Saturday, March 10, 2012


Airport in-hospitality

By Henry Curtis

The Hawaii News Now reported that “Mike and Georgia Young's 50th wedding anniversary vacation was NOT supposed to end huddled, soaking wet at a Red Cross shelter. "The rain actually looked like waves of snow. It was coming down so hard," recalls Mike Young.
Around midnight Monday, their Hawaiian Airlines flight to Denver got canceled. Hotels were sold-out. Taxis had stopped. They were among 20 passengers planning to wait it out overnight at Lihue airport - until both airline and security employees told them they couldn't stay.
"We kept asking him, "Well, where are we supposed to go?'" explains Mike Young, "and he kept saying, ‘All I know is: security is saying you're going to have to leave'."
To compound problems, the husband's medication was still in his checked luggage. They say a Securities guard told them to leave immediately - or else. "So that's when he said, 'We'll call the police. We will call the police and have you forcibly removed'," say both the husband and wife as they finished each other's sentence.
A passerby drove them to the Red Cross shelter, but since it was so late, all the cots were already taken. Their golden anniversary celebration ended on a slab of concrete.”
What happened to the other 18 stranded people?
The incident reminded me of a related incident that took place a few years ago at Honolulu International Airport. Our flight to the mainland was scheduled for departure at 9 pm. The plane we were to have taken broke down and the airline had to fly a replacement plane in from Los Angeles. The new departure time was set for 2 am.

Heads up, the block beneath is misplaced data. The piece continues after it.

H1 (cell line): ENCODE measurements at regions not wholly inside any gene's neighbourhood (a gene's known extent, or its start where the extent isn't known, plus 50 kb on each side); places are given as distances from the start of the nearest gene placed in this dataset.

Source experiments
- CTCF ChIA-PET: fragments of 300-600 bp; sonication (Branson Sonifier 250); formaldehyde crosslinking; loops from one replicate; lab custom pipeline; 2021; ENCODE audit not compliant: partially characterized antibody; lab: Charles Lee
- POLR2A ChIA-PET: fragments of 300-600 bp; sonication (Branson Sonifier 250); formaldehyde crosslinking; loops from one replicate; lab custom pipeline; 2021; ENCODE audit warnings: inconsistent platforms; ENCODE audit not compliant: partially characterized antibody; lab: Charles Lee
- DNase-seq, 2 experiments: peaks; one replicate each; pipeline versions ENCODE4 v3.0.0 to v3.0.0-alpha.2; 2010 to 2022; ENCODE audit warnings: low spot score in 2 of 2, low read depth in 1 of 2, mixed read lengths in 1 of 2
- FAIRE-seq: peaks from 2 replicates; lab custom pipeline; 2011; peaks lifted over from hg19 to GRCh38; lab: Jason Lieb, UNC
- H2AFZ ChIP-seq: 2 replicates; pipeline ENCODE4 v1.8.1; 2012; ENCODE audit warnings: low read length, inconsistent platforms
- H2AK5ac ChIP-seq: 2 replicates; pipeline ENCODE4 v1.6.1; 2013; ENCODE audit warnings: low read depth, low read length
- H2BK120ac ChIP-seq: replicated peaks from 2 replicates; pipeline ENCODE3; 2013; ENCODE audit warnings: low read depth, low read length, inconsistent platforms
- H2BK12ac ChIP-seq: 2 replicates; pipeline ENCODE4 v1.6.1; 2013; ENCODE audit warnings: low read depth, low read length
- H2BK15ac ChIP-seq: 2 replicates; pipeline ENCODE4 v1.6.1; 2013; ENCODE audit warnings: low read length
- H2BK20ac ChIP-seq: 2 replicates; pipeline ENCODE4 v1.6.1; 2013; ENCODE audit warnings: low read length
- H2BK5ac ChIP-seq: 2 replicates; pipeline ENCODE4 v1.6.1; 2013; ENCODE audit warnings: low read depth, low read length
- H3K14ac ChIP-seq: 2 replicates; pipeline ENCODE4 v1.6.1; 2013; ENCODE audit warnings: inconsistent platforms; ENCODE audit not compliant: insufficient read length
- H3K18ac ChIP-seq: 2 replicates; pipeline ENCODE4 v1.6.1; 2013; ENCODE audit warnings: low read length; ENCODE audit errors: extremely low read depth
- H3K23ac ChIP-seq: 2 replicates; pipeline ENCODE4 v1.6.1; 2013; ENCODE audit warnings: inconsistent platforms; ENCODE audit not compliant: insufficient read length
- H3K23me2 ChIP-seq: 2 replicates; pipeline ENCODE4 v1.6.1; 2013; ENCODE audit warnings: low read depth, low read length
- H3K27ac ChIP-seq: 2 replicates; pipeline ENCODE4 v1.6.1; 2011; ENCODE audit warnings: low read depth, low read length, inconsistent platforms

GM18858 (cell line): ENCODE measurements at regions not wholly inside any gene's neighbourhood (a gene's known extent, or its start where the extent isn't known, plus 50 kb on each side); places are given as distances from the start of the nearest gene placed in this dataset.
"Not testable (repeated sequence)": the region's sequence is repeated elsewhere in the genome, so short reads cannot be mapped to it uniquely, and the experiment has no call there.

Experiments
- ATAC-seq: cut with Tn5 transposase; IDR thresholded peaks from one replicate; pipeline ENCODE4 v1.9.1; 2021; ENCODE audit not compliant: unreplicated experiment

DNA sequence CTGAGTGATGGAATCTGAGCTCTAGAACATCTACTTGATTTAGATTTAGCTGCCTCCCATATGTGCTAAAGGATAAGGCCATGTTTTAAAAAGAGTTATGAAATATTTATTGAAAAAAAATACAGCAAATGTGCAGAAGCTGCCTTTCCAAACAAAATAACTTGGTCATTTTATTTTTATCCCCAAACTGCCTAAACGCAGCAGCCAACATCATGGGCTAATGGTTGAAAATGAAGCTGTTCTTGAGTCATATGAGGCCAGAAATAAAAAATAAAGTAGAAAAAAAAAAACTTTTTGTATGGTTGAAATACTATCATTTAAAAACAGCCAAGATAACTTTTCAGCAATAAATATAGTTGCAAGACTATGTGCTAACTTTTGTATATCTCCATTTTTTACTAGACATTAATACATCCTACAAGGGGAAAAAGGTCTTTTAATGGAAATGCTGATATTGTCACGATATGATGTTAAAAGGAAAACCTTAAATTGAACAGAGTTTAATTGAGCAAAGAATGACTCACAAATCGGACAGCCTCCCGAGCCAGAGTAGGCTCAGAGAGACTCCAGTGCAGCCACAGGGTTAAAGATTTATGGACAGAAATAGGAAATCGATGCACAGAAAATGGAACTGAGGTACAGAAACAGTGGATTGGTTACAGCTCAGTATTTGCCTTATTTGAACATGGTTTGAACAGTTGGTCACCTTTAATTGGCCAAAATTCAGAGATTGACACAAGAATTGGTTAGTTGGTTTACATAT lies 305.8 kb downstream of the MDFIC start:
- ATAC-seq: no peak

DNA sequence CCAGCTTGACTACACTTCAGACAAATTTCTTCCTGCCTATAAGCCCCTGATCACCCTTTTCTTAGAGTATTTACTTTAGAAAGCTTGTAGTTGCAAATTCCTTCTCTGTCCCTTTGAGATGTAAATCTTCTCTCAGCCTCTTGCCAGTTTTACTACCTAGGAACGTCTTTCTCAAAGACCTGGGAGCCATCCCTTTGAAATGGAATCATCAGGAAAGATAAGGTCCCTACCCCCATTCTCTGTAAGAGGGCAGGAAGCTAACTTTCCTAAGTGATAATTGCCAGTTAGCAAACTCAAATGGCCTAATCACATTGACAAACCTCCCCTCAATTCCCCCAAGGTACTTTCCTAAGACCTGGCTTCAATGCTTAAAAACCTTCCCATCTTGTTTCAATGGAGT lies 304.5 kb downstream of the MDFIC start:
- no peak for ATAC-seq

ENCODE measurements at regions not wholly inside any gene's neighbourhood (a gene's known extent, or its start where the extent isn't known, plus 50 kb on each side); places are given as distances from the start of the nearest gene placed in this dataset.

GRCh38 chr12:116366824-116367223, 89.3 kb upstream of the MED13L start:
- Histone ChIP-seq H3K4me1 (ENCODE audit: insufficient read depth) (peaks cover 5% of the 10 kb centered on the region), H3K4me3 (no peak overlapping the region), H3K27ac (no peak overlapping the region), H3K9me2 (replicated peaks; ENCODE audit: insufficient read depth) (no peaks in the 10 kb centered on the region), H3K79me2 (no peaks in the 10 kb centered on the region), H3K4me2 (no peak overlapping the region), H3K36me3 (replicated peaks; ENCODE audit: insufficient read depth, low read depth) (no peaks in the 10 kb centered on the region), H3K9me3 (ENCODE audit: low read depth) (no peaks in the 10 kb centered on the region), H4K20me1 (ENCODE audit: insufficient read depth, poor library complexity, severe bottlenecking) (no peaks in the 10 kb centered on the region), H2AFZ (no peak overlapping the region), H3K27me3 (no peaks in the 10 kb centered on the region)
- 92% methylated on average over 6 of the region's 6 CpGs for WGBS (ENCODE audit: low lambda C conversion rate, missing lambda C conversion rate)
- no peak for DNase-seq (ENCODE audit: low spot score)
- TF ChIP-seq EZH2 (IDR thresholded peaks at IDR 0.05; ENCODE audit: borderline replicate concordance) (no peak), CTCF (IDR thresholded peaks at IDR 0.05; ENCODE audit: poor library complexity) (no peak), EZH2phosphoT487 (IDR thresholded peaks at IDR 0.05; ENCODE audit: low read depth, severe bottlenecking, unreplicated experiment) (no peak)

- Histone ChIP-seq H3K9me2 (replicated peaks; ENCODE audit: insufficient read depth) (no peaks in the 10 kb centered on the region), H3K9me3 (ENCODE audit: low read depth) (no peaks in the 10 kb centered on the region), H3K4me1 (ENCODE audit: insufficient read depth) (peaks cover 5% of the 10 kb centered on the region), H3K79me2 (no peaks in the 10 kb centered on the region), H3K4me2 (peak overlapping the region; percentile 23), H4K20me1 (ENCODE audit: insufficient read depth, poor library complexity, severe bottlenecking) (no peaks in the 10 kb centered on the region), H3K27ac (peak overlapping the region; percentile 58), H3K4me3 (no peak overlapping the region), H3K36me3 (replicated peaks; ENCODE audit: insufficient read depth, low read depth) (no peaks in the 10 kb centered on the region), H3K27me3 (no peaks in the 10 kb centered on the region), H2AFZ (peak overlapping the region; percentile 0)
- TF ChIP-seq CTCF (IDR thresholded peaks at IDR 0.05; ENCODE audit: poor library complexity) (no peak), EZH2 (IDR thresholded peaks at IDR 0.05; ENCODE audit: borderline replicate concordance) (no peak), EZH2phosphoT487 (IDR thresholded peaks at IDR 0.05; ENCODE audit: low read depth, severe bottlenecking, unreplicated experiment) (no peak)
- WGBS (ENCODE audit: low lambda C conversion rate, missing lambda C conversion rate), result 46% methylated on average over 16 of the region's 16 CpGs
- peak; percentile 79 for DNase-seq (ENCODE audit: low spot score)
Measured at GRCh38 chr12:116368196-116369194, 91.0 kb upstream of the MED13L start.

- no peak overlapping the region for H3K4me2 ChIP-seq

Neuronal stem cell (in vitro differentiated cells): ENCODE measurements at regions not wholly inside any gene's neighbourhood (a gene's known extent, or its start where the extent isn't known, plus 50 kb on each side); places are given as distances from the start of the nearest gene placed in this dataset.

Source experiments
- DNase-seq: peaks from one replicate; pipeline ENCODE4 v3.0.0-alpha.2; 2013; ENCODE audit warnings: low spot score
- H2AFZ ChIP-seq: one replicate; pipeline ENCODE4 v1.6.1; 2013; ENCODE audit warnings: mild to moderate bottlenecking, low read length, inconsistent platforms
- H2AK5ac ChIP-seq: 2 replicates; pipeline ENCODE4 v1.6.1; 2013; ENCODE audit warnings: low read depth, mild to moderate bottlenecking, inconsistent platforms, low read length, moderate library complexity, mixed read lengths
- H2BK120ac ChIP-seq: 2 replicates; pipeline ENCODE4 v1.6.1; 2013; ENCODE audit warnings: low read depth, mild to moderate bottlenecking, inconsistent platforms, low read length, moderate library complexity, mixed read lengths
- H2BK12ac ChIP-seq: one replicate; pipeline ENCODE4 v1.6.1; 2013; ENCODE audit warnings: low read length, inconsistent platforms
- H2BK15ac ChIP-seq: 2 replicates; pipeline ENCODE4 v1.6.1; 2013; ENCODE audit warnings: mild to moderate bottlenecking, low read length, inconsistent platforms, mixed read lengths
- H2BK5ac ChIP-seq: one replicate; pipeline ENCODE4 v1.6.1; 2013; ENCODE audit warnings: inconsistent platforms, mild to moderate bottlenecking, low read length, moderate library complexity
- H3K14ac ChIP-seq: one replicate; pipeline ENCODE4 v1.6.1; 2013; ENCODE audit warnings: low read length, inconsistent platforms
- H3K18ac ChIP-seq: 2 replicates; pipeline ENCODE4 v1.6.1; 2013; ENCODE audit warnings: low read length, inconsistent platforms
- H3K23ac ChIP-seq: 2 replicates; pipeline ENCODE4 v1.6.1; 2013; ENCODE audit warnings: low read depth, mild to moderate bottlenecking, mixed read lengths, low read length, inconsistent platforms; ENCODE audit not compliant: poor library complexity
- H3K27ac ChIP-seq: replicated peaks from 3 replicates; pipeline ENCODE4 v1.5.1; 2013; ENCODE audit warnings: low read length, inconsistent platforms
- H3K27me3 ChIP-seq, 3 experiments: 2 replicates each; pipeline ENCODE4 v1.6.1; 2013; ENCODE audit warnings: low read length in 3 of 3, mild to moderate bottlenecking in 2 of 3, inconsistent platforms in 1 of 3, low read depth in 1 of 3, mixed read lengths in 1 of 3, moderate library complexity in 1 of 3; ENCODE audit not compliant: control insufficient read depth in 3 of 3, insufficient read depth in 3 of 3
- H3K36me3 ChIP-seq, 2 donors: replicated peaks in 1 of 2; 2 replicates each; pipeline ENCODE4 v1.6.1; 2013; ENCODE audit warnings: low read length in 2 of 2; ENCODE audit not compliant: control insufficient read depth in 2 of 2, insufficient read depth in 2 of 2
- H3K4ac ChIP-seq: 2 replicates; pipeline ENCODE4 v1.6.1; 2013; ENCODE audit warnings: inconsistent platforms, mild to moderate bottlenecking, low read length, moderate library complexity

From midnight to 2 am, passengers tried to sleep. But every 10-15 minutes there was a loud public announcement over the speaker system which would remind the military that up until midnight they could stay in a special military hospitality room.
It wasn’t until we were in Texas that anyone apologized for the delay. It wasn’t the airline, the airport  or the government, just a compassionate airline employee.

On a related issue, over the years the Hawai`i Department of Transportation (DOT) has shown an unwillingness to follow State Law. So this year the State House passed a number of bills to exempt DOT from having to follow numerous state laws.

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This appears to be the fault of Hawaiian Airlines. Hawaiian Airlines is running a for-profit operation which profited off the elderly couple. Hawaiian Airlines should have contacted senior members of the airport staff for help. The clearly didn't do everything possible to help this couple. This is another instance where a private company drops the balls and shares the blame with a government agency.

Everyone dropped the ball. Millions can be wasted on advertising Hawaii, but this type of incident, sewage spills, dirty bathrooms is what needs to be the focus for change.There should have been a plan for this type of occurance, cancelations...

You know, the jack boot thugs hired as TSA are actually part of the New World Disorder (coined ZING)

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